Provided within the body, 10, are interconnecting passageways, 54, which connect to an inlet, 12, on the exterior of the body, 10, and to a plurality of outlets, 14, also on the exterior of the body, 10. The opening and closing of the outlets,

14, are each controlled by separate ball valve assemblies, 44,

which are spaced at equal radial distances from the center of the shaft 30. The ball valve assemblies 44 are inserted into cavities 46, in the body, 10, which cavities intersect the passageways, 54, near the outlets, 14.

Connected to the cam, 36, is a trip arm, 38, one end of which extends beyond the end of cam 36. A spring-loaded switch 28, connected to the motor 16 and to a source of electrical power, which is normally in the closed or on position, is connected to the body 10 at a point which lies at an angle approximately halfway between two adjacent ball valve assemblies, 44. The switch has an arm, 42, which is biased radially towards the center of the shaft 30. When no pressure is exerted on the arm 42 it extends towards shaft 30, and the switch contacts are closed. However, as the cam 36 with the connected trip arm 38 rotates around the central axis of shaft 30 the trip arm 38 will at some point come into contact with arm 42 and start to push arm 42 away from shaft 30, and as the cam 36 with the connected trip arm 38 continues to rotate, at some point the contacts in switch 28 will be opened, resulting in the flow of electricity through switch 28 being cutoff.

Turning now to the operation of the ball valve assemblies, 44. Each of the all valve assemblies 44 comprises a ball valve 50 which is generally spherical in shape and which has a stem 59 connected thereto, and has a circular hole, 52, passing through the center of the ball valve 50 at right angle to the valve stem, 59. The ball valve, 50 should preferably be greater in diameter than the passages 54, and the hole 52 should preferably be of the same or slightly smaller in diameter than the diameter of passages 54. The ball valve is mounted in a cavity, 46, which is drilled into the body 10, and the cavity 46 has a generally spherically shaped inner surface whose radius is slightly greater than the radius of the ball valve 50, for a distance equal to approximately 'one-half of the diameter of the ball valve, 50, measured from the most inner surface of the cavity. From a distance equal to approximately one-half of the diameter of the ball valve 50, measured from the most inner surface of the cavity, to the surface of the body, 10, the cavity has a cylindrical shape and is provided with screw threads 48. A threaded retaining member, 47, having threads which mate with the threads provided around the cylindrically shaped portion of the cavity, is screwed into the cavity 46 and retains the ball valve, 50, within the cavity. The inner surface of the threaded retaining member 47 is also spherically shaped and has a radius slightly greater than the radius of the ball valve 50. A hole is provided through the center of the threaded retaining member 47, and is slightly greater in width than the width of the valve stem, 59, and is designed to receive and hold the valve stem, 59.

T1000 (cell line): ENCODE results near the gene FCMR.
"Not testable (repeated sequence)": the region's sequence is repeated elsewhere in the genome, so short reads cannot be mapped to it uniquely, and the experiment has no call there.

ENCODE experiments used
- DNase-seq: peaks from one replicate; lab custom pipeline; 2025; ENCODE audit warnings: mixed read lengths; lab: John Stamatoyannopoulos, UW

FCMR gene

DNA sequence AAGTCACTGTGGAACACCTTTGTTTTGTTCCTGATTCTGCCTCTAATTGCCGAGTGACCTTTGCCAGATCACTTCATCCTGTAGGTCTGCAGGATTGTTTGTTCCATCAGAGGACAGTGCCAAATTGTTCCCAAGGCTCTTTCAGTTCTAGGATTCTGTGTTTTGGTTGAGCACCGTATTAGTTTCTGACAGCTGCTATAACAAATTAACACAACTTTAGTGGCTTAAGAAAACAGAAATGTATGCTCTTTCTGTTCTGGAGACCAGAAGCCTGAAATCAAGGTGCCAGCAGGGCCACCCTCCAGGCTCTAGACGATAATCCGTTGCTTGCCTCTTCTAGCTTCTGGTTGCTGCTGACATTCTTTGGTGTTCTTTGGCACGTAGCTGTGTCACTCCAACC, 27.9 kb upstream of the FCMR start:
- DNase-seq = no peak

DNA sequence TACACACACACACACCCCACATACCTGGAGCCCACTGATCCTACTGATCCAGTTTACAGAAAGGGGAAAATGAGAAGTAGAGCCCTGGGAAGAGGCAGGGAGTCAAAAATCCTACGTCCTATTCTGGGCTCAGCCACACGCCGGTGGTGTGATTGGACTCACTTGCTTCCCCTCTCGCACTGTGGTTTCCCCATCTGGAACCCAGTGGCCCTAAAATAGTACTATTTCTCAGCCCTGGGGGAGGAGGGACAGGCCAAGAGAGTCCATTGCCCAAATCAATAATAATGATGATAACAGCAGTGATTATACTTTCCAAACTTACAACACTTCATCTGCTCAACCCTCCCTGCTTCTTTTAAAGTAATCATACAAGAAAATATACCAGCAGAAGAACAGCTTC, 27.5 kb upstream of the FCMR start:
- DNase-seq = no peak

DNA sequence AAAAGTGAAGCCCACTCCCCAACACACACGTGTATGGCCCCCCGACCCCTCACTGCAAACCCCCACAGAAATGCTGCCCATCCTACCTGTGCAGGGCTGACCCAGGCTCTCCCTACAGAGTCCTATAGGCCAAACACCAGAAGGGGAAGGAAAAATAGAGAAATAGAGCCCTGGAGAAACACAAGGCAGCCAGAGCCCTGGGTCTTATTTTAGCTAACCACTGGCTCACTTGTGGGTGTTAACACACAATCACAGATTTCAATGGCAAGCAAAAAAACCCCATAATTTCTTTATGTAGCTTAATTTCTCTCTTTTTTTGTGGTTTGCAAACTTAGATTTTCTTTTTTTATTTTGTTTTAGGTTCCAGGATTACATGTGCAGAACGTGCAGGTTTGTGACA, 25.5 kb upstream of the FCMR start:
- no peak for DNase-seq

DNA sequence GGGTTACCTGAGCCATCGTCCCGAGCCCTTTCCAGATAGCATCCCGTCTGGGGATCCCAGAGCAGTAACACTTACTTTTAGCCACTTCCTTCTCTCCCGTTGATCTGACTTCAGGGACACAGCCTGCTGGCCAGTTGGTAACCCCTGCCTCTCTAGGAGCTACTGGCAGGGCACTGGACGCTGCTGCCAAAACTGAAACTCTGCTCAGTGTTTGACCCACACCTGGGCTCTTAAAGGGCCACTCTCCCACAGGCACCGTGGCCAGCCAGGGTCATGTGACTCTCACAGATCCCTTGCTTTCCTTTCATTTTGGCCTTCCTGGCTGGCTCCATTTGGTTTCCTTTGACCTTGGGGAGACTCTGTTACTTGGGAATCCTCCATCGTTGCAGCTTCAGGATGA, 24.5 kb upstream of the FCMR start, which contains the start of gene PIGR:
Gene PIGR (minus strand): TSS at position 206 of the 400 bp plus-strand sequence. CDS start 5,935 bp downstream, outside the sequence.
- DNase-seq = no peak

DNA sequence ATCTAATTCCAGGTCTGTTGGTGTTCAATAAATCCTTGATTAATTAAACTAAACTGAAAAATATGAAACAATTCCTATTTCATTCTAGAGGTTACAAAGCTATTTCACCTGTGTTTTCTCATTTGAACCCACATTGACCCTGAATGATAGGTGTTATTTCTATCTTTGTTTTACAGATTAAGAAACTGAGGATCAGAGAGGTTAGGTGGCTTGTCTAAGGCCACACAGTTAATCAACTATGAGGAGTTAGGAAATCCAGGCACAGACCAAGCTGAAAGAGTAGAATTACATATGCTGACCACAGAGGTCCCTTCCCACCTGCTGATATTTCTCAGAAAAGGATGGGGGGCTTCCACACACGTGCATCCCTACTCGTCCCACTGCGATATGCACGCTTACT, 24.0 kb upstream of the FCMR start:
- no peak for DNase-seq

In assembly, the ball valve 50 is first placed within the cavity, 46, with the valve stem, 59, extending outwards from the cavity, 46. The threaded retaining member 47 is then slipped over the valve stem 59 and is screwed into the cavity 46 to such an extent that the ball valve 50 is firmly but rotatably retained. It is desirable that the clearance between the ball valve, 50, and the sides of the cavity, 46, and between the ball valve, 50, and the threaded retaining member, 47, be such that the ball valve, 50, will rotate freely, but that no water will escape between the ball valve, 50, and the sides of the cavity, 46, or between the ball valve, 50, and the retaining member, 47. The hole, 52, in the ball valve, 50, is located in such a position that it aligns with passage way 54 in one position (the open position) and may be turned at right angle to passageway 54 (the closed position). A valve operating arm 60 having a rounded portion 61, is securely mounted to the valve stem, 59, and is used to turn the ball valve 50. A spring, 62, is connected to the valve operating arm 60 and biases the ball towards a closed position. A stop may be provided to insure that the spring 62 will not rotate the ball valve 50 beyond its fully closed position.